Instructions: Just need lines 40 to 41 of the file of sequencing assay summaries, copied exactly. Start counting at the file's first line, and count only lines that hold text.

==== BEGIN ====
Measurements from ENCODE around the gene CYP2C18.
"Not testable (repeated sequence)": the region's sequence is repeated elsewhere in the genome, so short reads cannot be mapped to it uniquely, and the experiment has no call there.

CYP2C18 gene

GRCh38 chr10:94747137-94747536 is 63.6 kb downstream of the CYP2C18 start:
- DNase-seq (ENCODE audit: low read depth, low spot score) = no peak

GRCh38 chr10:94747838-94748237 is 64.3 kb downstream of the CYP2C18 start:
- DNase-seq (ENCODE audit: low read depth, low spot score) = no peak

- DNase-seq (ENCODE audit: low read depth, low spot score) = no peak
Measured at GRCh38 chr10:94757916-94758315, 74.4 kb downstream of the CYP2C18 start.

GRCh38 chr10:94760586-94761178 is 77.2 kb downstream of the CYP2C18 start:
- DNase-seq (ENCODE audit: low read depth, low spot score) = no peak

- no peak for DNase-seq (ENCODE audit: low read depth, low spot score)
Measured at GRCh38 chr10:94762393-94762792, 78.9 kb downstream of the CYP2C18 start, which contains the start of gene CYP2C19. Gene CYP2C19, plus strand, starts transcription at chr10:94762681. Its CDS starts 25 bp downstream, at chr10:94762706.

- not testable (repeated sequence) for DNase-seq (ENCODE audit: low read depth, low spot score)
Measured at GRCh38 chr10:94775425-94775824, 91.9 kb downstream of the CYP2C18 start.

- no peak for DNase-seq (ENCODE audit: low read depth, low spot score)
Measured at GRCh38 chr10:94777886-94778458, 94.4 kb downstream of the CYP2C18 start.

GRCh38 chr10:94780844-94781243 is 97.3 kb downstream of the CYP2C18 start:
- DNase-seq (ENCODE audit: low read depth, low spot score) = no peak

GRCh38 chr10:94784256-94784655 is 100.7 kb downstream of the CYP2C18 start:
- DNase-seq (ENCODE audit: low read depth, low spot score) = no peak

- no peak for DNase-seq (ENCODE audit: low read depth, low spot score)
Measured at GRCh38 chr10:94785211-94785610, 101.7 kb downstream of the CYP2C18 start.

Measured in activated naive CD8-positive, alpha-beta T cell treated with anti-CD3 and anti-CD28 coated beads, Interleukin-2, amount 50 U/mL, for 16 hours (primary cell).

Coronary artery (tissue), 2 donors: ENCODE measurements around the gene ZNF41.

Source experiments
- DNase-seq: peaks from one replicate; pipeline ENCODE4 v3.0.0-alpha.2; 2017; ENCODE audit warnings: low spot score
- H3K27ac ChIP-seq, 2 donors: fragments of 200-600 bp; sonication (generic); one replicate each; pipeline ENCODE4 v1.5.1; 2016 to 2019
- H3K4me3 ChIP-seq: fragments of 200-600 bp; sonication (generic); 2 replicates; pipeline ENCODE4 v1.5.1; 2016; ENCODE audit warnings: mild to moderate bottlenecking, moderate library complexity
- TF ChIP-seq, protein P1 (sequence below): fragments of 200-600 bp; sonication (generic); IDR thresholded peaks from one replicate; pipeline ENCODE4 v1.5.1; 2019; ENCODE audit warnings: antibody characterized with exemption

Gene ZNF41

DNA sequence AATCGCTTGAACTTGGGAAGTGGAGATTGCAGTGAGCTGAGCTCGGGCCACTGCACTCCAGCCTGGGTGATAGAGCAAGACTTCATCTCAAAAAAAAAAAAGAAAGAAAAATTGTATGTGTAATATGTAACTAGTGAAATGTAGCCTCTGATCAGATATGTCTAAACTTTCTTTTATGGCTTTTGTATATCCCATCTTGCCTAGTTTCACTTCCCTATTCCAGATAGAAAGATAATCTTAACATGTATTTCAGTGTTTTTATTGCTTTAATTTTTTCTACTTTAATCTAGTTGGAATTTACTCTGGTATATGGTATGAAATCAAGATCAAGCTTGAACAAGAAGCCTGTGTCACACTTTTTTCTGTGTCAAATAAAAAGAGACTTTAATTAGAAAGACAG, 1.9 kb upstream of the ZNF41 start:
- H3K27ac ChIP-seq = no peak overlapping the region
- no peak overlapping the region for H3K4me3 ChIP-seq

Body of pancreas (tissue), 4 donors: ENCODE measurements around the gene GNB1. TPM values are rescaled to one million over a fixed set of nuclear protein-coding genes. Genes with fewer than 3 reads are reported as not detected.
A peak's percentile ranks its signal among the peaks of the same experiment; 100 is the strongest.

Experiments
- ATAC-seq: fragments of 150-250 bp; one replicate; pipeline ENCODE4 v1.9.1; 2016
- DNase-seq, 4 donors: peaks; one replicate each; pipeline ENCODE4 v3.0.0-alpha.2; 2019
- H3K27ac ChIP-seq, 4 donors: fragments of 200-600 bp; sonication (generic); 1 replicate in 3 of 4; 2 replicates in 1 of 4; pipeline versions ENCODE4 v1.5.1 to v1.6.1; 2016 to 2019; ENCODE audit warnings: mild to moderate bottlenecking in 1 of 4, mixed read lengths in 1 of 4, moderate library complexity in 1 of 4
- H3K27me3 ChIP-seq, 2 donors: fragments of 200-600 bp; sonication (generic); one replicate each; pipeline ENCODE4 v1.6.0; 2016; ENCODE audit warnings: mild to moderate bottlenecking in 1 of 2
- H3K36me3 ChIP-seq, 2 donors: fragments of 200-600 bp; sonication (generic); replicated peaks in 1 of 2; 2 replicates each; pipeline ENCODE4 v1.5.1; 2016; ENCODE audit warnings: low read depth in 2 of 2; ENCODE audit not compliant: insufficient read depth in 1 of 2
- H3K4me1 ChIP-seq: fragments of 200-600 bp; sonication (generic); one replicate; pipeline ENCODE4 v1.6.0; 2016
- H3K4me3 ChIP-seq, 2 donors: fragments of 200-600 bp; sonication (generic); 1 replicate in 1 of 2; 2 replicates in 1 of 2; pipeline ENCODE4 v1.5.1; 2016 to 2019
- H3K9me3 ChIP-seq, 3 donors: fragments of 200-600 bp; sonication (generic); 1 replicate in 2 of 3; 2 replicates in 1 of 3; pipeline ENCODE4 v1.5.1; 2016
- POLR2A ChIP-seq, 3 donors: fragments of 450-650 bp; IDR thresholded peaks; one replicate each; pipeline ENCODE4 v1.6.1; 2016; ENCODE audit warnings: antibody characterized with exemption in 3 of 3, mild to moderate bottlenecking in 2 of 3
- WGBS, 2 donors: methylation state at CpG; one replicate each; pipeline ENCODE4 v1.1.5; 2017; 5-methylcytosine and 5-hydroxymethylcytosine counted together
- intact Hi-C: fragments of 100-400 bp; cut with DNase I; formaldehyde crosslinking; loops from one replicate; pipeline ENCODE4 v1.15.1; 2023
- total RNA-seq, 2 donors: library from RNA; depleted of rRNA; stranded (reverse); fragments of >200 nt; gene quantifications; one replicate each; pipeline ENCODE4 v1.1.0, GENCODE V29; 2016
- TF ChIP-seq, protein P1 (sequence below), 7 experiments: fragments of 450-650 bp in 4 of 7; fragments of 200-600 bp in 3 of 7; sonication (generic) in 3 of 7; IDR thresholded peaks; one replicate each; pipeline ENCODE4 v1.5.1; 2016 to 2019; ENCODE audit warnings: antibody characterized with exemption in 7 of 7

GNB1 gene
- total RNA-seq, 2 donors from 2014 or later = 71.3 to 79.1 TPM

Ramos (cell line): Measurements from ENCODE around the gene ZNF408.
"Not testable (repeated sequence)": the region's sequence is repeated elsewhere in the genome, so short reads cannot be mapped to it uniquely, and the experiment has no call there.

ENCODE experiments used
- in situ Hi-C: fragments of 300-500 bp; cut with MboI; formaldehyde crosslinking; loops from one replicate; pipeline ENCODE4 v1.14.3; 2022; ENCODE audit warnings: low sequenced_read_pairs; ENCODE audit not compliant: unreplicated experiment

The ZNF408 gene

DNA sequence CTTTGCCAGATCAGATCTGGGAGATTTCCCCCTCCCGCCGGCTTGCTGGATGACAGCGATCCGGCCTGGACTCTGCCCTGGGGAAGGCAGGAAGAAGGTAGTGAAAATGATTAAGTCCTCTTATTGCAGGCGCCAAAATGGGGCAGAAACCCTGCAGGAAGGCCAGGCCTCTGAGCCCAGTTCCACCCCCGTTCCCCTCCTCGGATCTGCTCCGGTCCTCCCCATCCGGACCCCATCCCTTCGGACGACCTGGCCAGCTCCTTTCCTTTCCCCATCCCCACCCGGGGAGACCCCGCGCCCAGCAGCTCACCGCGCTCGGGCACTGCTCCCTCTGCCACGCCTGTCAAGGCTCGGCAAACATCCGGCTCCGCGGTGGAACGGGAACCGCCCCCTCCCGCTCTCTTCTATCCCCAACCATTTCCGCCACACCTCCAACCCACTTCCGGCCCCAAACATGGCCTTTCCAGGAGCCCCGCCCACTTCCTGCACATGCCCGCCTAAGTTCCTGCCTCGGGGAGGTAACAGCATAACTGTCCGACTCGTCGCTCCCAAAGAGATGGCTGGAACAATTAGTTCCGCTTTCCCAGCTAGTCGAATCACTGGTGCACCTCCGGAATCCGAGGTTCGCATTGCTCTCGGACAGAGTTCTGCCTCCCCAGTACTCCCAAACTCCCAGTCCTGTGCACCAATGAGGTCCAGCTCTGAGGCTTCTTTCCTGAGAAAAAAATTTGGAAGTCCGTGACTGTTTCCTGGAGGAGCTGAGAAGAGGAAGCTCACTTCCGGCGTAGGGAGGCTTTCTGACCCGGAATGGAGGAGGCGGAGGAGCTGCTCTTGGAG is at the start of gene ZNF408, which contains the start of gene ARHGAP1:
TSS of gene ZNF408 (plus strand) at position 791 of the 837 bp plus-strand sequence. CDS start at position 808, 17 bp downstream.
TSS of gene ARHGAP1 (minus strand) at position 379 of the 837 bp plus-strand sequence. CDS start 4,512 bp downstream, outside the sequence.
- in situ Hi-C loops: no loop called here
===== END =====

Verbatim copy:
- H3K27ac ChIP-seq, 4 donors: fragments of 200-600 bp; sonication (generic); 1 replicate in 3 of 4; 2 replicates in 1 of 4; pipeline versions ENCODE4 v1.5.1 to v1.6.1; 2016 to 2019; ENCODE audit warnings: mild to moderate bottlenecking in 1 of 4, mixed read lengths in 1 of 4, moderate library complexity in 1 of 4
- H3K27me3 ChIP-seq, 2 donors: fragments of 200-600 bp; sonication (generic); one replicate each; pipeline ENCODE4 v1.6.0; 2016; ENCODE audit warnings: mild to moderate bottlenecking in 1 of 2